Sunday, February 16, 2014

Cenote Dos Ojos & Bat Cave, Mexico

Entrance of Cenote Dos Ojos
Cenote is a sinkhole resulting from the collapse of limestone that exposes groundwater underneath. Dos Ojos means "Two Eyes". The Cenote Dos Ojos is located in between Playa Del Carmen and Tulum, on the Caribbean coast of the Yucatan Peninsula. This place was discovered in 1980 when a helicopter checking for fire in the area and found 2 holes on the ground which looks like 2 eyes. That's how the name derived. The Cenote Dos Ojos underwater cave system was featured in a 2002 IMAX film, Journey Into Amazing Caves, and the 2006 BBC/Discovery Channel series of Planet Earth. It is a cave system with connections to sea water and tidal influence in the cenotes. The visibility was exceptionally clear as a result of rainwater filtered through limestone.  It was my first fresh water dive and first cavern dive.

Transport to go diving
The dive group is small, there were only 2 other divers (father and son) and a Dive Master. We were given a torch, briefed about rules, safety and signal. The first dive was a Cavern dive, in PADI term if you dive within the light zone of a cave–the area near the cave entrance where natural light is always visible–you're in the cavern zone. From the dive center, we were loaded onto a tractor like transportation, the DM drove us to the dive site which is about 20 mins away. The opening of the cave is big, surrounded with forest and limestone rocks. The water was crystal clear! There was a platform where we suit up, we join a few other snorkelers who were swimming at the entrance of the cave.

Cenote Dos Ojos

When I first jump into the water, the fresh water immediately woke me up, lucky to have my hood with me as it gets colder in the dive. This is my first fresh water dive, I sank like a rock. We were told to kept our buoyancy in control. A few minutes at the beginning to get our buoyancy right and pre-check then off we go. We were told to follow the DM in line one after another and stay close (at least visible distance) Since I was more experience, I was asked to be at the back of the line. The DM is very careful to ensure that I was always visible by him. The initial feeling was a bit scary when I see nothing but my little torch light, after my eyes got adjusted to the dimness, I started to notice the bottom, wall and the surrounding stalactite and stalagmite. We surfaced a few time into different cavern, the maximum depth was only around 8m. The lights penetrating into the huge cavern made it looks so surreal.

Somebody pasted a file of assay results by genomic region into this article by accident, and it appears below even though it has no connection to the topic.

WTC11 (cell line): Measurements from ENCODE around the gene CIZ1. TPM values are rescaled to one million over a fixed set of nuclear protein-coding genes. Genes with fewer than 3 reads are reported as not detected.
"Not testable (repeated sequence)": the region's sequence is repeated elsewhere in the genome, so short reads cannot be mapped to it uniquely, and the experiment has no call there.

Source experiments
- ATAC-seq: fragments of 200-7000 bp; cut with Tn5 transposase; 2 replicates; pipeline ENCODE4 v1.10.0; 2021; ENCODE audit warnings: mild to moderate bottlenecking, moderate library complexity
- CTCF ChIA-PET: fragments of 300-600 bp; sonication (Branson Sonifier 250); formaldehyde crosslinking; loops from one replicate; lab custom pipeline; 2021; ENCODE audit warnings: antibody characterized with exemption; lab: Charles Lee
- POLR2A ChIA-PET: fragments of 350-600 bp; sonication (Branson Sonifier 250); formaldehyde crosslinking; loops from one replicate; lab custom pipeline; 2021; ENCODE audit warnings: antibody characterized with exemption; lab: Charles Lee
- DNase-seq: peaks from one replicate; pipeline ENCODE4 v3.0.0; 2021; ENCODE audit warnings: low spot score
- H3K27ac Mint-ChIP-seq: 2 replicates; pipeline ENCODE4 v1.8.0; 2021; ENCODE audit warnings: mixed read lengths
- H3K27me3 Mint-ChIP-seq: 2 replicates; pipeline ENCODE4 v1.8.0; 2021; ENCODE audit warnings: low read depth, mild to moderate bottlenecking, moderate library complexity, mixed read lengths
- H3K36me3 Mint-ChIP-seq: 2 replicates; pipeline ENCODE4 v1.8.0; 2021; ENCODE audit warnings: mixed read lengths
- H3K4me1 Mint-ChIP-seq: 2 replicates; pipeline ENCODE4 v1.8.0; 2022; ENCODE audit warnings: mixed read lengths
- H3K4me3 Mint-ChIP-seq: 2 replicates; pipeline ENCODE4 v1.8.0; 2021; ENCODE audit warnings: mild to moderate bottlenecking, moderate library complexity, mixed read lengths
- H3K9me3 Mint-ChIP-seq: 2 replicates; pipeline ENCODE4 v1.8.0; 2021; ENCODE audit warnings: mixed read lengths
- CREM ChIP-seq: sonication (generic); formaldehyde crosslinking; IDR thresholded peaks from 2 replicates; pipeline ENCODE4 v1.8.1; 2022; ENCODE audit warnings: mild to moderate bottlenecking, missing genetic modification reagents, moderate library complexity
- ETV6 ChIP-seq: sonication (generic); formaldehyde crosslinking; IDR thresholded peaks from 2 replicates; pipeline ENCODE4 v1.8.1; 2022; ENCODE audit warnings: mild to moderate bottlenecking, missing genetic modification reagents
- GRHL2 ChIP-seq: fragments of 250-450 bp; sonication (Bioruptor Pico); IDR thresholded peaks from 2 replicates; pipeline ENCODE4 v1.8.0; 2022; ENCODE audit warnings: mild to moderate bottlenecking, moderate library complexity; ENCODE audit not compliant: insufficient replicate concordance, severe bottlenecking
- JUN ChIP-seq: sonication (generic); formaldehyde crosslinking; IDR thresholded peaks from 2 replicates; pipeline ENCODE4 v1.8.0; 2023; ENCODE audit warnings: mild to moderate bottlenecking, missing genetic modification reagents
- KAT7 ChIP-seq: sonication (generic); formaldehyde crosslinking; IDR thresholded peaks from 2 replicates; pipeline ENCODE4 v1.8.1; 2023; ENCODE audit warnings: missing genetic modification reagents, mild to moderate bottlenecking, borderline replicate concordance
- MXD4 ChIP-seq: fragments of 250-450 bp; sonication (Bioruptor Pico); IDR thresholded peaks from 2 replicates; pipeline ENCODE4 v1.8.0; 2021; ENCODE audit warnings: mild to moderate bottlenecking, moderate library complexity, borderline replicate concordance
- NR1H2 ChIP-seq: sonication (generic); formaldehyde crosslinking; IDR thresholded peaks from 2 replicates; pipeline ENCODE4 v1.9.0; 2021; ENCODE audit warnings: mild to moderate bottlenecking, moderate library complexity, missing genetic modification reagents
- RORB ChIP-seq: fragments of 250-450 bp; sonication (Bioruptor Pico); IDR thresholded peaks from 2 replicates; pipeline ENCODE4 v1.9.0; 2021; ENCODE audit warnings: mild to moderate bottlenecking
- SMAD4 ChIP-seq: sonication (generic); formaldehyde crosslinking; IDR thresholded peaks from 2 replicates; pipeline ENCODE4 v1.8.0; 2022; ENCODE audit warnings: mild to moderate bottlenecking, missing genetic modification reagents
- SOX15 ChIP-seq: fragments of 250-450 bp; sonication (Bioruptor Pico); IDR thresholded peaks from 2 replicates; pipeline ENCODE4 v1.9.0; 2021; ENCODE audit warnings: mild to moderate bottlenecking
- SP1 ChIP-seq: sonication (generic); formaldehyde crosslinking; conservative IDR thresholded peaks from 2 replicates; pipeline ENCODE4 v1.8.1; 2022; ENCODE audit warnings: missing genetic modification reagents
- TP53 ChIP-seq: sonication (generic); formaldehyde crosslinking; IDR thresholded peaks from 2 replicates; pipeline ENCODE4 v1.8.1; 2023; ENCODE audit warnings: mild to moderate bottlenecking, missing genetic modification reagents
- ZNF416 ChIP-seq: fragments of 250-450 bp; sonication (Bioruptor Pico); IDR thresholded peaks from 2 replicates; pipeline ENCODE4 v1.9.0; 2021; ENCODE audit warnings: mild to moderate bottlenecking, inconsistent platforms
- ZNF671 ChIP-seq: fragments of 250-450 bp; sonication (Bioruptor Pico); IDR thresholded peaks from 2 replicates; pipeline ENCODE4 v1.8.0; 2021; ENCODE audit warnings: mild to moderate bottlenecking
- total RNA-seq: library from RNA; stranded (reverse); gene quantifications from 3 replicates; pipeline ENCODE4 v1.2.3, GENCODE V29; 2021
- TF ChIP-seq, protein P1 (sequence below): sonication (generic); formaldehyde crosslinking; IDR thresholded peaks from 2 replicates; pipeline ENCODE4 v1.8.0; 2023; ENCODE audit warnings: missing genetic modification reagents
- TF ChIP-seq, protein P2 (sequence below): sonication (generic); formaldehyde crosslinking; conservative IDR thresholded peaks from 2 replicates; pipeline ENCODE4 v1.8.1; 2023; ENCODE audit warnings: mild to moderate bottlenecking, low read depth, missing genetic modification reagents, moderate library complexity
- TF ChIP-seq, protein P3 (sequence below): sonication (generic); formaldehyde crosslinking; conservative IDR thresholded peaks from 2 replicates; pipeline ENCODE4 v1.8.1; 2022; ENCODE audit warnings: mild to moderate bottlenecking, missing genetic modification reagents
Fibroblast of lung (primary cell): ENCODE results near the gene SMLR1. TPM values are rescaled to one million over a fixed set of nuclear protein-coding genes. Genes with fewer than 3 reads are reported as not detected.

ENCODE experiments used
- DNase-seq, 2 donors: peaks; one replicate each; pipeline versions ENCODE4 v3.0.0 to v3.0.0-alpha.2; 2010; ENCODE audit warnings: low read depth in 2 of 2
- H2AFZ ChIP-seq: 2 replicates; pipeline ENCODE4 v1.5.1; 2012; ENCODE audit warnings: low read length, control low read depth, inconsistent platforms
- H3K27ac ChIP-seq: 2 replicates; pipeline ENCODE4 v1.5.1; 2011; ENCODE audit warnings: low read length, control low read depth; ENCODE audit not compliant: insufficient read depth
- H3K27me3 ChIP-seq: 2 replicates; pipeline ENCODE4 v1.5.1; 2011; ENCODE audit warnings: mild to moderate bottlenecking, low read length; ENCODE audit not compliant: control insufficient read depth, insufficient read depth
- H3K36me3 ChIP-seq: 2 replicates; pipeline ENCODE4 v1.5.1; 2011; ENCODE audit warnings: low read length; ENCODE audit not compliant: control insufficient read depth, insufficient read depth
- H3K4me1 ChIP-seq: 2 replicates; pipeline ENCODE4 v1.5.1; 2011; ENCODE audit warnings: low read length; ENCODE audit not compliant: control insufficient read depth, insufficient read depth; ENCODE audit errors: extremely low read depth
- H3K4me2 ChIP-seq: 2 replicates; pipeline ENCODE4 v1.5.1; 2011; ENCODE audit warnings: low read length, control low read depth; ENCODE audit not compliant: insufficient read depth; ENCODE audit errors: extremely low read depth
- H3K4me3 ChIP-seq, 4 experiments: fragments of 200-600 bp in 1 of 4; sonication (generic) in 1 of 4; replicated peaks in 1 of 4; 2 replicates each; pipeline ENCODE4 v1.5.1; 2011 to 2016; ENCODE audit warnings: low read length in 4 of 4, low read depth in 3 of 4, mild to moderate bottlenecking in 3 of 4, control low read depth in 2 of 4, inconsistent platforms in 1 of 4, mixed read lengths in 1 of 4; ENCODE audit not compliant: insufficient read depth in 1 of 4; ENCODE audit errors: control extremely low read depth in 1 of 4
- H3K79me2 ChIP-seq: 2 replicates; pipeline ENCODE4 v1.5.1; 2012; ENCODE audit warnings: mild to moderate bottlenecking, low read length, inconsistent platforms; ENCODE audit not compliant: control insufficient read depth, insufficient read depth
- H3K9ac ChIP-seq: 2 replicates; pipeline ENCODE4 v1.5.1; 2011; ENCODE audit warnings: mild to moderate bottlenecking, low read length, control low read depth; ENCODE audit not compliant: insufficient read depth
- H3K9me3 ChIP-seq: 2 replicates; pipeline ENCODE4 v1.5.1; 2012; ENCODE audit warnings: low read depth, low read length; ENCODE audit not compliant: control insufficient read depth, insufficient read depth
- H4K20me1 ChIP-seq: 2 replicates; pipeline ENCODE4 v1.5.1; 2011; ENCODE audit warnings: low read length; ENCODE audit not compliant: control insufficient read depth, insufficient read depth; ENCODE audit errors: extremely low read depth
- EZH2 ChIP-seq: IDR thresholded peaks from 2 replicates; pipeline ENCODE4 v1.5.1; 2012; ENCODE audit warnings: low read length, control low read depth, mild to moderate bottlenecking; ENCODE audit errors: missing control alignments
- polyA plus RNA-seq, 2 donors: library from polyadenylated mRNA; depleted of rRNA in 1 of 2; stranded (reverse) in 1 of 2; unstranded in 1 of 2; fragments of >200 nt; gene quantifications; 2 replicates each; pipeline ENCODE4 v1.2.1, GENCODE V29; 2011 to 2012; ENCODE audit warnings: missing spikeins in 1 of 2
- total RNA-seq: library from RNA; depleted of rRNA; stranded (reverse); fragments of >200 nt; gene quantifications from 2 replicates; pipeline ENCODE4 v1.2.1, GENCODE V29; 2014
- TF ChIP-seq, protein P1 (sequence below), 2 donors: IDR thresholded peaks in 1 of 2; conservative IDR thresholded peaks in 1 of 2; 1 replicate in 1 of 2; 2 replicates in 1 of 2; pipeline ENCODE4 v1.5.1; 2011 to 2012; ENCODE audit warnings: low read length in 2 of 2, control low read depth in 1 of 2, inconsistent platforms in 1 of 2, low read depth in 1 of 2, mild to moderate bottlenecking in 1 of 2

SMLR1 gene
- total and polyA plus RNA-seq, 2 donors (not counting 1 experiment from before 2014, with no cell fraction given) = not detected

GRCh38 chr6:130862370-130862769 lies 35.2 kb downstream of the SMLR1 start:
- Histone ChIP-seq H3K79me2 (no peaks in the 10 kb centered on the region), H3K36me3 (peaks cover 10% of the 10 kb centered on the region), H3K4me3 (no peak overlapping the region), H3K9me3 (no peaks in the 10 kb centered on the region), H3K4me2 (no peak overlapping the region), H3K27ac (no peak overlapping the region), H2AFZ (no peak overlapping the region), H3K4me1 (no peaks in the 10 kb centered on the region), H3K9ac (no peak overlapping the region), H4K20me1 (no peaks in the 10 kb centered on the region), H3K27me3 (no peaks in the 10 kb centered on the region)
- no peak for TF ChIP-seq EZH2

Bats in Bat Cave
After our lunch break, we dove the Bat Cave. Another adjacent cave from the Dos Ojos. The Bat cave is usually dove second so as to gain confidence during the first dive. There were smaller swim thru and part of the cave goes without light. As the name suggest the Bat Cave is home to many bats that roost high up among the stalactites covering the ceiling which  we can see when we surfaced in the Bat Cave. 

The experienced was unforgettable, there are so many cenotes in the Yucatan Peninsula if only I had the time and money to explore. Each one is unique in it's own way. Perhaps one day I will make it back.

Travel date :  17 Jun 2011
Travel route : On my round the world trip, by bus from Mexico City to Playa Del Carmen
Accommodation and diving : Couchsurfing, Hidden Worlds Cenotes Dive Center
Type of diving : Cavern, Cave
Water temperature : 21-25°C
Best time to dive : Diveable year round

 -F-> Flight -B-> Boat -C-> Car

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